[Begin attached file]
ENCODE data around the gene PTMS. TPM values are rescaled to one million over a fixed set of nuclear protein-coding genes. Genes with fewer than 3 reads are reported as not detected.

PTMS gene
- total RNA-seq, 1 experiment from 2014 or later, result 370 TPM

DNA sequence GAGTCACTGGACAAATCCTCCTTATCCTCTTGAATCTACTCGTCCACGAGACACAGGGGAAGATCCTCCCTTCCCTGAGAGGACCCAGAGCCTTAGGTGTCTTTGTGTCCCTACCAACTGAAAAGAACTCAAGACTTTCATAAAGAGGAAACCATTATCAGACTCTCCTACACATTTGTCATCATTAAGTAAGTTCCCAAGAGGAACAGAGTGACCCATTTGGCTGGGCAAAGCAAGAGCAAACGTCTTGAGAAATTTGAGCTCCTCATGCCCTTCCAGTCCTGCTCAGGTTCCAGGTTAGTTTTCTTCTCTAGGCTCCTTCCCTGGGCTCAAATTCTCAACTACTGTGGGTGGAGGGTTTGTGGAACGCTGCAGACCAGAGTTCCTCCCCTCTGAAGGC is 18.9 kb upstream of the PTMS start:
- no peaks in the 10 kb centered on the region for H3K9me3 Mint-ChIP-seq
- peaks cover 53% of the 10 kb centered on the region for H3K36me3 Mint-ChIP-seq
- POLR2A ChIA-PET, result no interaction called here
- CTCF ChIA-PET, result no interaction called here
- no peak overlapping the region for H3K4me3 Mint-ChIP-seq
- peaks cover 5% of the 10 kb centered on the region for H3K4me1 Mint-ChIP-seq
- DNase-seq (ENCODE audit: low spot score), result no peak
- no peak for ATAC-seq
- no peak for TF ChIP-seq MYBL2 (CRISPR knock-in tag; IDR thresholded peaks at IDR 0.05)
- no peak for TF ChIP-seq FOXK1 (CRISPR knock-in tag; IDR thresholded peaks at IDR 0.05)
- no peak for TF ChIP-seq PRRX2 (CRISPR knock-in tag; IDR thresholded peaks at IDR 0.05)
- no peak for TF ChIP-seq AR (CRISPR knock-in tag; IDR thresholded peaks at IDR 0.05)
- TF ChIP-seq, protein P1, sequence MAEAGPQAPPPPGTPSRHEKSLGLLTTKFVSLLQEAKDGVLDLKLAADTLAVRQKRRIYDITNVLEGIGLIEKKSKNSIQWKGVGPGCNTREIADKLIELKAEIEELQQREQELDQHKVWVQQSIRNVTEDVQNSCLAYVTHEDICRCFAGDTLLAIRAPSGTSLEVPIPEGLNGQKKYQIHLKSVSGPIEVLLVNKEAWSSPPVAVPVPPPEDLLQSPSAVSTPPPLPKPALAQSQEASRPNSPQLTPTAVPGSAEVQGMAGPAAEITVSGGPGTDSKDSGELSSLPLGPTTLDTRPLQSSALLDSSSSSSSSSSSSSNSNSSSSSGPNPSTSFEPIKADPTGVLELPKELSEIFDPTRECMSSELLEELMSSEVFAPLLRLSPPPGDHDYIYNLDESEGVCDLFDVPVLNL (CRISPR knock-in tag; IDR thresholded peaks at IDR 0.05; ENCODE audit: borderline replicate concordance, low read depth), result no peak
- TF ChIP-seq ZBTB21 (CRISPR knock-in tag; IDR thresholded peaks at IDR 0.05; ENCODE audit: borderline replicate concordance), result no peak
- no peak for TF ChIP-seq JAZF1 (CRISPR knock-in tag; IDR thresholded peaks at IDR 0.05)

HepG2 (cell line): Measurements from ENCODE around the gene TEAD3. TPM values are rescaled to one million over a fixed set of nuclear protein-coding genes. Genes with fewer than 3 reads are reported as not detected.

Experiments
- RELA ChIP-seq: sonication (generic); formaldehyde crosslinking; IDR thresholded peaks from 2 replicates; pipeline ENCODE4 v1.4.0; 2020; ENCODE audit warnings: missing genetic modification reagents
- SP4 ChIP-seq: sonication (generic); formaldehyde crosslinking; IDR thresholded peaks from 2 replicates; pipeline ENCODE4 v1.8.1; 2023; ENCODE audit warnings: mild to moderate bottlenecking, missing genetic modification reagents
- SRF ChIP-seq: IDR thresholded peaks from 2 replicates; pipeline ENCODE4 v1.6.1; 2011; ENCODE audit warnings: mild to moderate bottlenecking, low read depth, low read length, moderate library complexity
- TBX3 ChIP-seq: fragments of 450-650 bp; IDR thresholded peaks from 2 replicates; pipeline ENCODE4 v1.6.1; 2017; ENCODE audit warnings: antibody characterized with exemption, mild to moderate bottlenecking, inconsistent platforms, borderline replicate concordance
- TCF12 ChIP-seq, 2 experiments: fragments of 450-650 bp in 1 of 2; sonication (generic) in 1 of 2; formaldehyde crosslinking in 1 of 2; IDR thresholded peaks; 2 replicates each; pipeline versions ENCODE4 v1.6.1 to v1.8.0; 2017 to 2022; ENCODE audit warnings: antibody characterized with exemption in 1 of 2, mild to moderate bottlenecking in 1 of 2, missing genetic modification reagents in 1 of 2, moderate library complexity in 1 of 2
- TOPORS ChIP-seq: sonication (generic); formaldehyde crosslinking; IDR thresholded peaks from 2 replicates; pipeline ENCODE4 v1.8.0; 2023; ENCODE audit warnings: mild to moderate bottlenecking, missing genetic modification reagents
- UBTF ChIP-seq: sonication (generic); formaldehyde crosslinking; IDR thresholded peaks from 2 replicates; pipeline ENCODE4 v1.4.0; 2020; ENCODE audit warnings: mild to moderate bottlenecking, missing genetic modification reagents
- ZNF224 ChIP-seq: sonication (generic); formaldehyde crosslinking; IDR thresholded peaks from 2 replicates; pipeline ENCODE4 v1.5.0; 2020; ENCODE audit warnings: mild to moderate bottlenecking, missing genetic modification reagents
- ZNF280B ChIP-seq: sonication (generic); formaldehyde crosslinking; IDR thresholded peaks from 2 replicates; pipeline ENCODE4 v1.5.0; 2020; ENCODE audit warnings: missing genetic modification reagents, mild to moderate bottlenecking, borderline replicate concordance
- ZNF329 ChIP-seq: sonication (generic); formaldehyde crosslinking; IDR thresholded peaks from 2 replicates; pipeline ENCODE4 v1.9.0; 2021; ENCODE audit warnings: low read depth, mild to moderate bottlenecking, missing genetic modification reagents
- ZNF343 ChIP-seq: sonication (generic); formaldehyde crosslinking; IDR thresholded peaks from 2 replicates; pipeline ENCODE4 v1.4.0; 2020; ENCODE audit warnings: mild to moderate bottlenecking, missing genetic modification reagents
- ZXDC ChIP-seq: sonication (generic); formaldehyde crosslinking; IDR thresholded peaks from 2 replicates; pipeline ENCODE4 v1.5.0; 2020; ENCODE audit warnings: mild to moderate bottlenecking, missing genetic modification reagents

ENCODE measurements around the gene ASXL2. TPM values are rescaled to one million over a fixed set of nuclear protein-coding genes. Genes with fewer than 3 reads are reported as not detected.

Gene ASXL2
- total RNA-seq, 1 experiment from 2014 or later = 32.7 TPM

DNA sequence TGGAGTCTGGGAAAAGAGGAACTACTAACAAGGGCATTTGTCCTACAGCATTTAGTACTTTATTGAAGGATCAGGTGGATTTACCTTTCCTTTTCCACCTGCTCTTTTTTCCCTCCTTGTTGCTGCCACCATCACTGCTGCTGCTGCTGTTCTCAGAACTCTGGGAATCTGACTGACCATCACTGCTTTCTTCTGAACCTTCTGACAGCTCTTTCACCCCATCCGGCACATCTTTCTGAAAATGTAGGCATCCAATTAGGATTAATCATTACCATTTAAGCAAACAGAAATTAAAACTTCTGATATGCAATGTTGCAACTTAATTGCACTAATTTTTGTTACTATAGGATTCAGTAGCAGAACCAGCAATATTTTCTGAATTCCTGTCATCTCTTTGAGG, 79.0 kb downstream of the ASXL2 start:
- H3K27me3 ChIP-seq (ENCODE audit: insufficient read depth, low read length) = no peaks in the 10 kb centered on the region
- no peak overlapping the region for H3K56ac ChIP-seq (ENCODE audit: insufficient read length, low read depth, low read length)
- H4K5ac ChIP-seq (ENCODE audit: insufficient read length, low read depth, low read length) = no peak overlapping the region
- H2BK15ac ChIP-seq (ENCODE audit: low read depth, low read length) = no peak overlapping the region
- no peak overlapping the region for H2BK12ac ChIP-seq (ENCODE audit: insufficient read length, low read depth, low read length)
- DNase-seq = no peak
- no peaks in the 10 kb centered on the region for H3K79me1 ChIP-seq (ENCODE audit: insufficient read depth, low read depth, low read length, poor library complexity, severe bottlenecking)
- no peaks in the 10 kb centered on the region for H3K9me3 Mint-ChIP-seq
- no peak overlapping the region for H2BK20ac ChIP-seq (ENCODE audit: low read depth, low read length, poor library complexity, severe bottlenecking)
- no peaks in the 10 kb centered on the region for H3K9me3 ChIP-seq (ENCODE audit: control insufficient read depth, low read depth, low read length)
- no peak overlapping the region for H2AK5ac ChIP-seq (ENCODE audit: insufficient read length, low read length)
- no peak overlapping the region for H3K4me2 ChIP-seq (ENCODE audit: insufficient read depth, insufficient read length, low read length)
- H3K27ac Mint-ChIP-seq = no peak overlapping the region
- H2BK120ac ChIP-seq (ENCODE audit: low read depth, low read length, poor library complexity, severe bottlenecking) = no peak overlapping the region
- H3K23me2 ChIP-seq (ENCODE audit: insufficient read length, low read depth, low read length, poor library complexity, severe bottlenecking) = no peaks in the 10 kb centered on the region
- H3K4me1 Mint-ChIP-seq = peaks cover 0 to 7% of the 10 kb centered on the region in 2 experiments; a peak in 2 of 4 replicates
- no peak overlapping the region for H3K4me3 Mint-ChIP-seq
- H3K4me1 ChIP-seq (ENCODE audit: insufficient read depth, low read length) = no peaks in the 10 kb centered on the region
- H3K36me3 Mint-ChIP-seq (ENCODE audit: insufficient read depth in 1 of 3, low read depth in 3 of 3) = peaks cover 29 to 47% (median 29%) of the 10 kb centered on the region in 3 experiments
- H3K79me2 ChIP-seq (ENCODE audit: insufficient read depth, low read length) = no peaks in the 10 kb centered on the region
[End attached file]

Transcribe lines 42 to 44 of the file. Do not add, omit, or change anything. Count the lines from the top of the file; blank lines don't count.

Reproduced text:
- no peak overlapping the region for H2BK12ac ChIP-seq (ENCODE audit: insufficient read length, low read depth, low read length)
- DNase-seq = no peak
- no peaks in the 10 kb centered on the region for H3K79me1 ChIP-seq (ENCODE audit: insufficient read depth, low read depth, low read length, poor library complexity, severe bottlenecking)